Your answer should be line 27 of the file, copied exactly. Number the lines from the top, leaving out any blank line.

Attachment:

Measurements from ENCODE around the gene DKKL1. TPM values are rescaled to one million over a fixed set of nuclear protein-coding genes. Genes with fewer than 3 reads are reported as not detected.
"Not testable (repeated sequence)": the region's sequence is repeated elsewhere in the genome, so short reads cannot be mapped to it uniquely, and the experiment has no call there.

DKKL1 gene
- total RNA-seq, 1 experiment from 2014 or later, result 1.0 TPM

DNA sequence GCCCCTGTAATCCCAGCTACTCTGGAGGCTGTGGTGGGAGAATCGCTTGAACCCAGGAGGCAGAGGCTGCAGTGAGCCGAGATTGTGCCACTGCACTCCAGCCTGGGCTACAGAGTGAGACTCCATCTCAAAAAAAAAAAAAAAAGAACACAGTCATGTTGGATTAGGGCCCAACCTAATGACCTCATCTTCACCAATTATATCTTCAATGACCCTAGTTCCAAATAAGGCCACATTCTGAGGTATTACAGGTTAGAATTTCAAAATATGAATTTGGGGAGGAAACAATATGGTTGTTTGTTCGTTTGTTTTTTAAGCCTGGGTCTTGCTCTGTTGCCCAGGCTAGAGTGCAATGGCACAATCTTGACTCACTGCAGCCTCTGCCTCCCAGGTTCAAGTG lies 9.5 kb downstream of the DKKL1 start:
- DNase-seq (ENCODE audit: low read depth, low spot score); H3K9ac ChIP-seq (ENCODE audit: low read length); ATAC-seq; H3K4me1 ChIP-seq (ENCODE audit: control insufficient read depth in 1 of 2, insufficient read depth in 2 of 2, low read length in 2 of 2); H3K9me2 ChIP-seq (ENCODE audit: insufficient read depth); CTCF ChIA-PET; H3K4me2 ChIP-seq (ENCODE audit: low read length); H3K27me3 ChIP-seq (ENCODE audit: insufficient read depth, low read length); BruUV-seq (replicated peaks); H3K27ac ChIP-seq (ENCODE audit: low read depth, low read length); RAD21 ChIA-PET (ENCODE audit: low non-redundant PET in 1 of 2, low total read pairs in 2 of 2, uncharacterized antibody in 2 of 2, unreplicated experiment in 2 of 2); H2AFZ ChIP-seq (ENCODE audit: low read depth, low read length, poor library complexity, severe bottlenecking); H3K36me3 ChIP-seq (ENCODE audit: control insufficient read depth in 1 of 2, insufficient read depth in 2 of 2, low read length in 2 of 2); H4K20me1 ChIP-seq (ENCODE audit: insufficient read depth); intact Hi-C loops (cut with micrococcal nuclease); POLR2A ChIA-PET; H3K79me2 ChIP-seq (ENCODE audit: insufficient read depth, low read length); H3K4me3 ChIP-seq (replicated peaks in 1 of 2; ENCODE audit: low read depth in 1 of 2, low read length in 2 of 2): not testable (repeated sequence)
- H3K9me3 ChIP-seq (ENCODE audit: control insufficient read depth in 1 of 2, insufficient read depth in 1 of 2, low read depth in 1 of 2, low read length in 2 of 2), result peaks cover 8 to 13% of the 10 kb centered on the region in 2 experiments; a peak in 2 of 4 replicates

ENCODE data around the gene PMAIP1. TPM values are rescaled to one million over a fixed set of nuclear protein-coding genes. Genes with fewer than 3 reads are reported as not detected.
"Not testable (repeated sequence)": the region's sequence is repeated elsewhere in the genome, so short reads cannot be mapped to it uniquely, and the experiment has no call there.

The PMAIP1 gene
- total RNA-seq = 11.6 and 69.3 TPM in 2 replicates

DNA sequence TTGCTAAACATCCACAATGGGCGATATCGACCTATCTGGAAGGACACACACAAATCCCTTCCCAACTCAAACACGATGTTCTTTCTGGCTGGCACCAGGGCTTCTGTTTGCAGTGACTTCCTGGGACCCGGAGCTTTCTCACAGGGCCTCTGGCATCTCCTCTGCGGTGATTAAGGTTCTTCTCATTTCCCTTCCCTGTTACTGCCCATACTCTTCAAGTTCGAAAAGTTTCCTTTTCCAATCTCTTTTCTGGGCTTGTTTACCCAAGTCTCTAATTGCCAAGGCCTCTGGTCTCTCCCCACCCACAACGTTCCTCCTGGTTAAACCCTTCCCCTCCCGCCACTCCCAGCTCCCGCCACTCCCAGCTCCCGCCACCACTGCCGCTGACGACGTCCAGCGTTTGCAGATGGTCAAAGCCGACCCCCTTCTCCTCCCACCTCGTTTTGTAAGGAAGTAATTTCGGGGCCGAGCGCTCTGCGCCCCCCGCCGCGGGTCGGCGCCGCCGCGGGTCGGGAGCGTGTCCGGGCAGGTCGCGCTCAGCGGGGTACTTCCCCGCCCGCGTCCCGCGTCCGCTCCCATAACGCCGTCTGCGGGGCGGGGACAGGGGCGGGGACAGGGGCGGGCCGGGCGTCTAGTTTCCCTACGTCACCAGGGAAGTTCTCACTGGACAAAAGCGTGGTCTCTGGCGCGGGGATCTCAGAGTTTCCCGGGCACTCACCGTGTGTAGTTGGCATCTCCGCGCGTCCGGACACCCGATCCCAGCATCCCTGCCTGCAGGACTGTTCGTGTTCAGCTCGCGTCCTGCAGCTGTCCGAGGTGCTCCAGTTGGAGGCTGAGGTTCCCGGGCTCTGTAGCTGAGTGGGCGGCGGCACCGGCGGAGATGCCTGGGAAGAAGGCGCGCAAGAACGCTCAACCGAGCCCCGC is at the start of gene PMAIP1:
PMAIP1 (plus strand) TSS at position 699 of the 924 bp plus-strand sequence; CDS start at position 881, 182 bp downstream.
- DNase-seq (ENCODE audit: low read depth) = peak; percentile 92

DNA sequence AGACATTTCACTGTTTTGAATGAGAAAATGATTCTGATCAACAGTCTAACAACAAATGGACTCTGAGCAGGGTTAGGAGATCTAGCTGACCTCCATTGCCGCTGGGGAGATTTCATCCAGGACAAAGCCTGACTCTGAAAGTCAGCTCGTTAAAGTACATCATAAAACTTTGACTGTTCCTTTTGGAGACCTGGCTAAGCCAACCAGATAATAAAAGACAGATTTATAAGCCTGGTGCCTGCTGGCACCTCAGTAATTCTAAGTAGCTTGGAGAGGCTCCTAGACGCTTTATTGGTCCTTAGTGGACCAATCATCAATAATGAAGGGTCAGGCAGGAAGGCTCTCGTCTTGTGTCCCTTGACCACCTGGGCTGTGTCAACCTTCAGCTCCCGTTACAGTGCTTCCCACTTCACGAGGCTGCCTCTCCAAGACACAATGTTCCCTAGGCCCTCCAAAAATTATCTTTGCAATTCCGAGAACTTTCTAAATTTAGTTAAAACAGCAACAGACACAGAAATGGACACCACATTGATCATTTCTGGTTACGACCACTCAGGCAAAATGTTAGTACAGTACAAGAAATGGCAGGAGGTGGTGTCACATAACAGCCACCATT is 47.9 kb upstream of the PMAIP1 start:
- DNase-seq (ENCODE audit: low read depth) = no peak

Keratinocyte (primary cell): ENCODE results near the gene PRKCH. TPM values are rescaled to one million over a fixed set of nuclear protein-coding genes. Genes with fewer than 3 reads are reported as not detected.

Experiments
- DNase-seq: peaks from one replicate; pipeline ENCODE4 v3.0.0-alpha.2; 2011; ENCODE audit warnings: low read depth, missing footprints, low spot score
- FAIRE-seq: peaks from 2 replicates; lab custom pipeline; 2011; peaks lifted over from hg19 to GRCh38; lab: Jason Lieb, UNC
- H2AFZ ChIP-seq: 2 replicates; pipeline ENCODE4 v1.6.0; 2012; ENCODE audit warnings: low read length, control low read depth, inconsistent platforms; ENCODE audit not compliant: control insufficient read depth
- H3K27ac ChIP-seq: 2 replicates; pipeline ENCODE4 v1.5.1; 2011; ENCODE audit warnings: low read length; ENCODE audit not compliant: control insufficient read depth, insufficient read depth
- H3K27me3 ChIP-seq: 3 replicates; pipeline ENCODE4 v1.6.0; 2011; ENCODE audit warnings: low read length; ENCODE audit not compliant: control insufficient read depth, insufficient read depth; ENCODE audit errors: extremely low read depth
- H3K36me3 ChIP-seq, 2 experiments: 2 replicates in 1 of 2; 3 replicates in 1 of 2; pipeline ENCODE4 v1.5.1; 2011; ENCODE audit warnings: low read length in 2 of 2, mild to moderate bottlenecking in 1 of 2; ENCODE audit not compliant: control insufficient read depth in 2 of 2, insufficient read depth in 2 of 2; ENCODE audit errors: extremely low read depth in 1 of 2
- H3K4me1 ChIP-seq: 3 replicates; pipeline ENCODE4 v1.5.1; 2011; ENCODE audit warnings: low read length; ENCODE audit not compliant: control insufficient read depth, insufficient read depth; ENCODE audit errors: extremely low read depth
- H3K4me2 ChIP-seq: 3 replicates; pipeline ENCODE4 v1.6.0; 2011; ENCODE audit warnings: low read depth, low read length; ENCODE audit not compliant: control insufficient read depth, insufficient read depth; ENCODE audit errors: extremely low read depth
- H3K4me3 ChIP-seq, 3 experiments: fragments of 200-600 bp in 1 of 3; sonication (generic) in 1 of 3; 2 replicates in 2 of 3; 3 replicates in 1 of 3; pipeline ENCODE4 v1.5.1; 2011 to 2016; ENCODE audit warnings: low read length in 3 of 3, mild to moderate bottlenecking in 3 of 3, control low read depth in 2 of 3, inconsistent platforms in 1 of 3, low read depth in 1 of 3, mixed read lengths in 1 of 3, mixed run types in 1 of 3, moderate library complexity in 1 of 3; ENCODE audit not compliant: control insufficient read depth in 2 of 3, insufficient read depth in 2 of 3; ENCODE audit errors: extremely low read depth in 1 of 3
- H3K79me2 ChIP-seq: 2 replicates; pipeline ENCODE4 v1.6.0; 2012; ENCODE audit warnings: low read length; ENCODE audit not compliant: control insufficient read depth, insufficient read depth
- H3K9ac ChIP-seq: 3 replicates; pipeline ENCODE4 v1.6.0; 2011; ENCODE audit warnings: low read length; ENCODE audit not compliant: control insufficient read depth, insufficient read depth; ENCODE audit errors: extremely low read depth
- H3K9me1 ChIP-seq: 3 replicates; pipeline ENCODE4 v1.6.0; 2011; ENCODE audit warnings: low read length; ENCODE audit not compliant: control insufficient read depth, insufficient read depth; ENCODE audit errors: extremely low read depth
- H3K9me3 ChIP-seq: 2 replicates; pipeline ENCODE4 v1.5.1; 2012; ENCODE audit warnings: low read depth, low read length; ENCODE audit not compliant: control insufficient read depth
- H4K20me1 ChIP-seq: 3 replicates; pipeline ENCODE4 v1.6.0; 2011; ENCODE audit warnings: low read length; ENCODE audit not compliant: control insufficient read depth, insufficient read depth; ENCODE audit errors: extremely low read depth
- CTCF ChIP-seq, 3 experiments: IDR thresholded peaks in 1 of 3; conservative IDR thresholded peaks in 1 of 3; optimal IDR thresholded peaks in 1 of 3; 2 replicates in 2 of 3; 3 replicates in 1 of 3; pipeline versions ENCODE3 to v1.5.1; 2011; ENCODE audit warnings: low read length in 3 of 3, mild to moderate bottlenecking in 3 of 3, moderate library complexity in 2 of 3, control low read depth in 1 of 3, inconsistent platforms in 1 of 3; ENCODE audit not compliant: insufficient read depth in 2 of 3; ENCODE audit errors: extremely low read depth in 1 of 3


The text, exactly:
- H3K4me3 ChIP-seq, 3 experiments: fragments of 200-600 bp in 1 of 3; sonication (generic) in 1 of 3; 2 replicates in 2 of 3; 3 replicates in 1 of 3; pipeline ENCODE4 v1.5.1; 2011 to 2016; ENCODE audit warnings: low read length in 3 of 3, mild to moderate bottlenecking in 3 of 3, control low read depth in 2 of 3, inconsistent platforms in 1 of 3, low read depth in 1 of 3, mixed read lengths in 1 of 3, mixed run types in 1 of 3, moderate library complexity in 1 of 3; ENCODE audit not compliant: control insufficient read depth in 2 of 3, insufficient read depth in 2 of 3; ENCODE audit errors: extremely low read depth in 1 of 3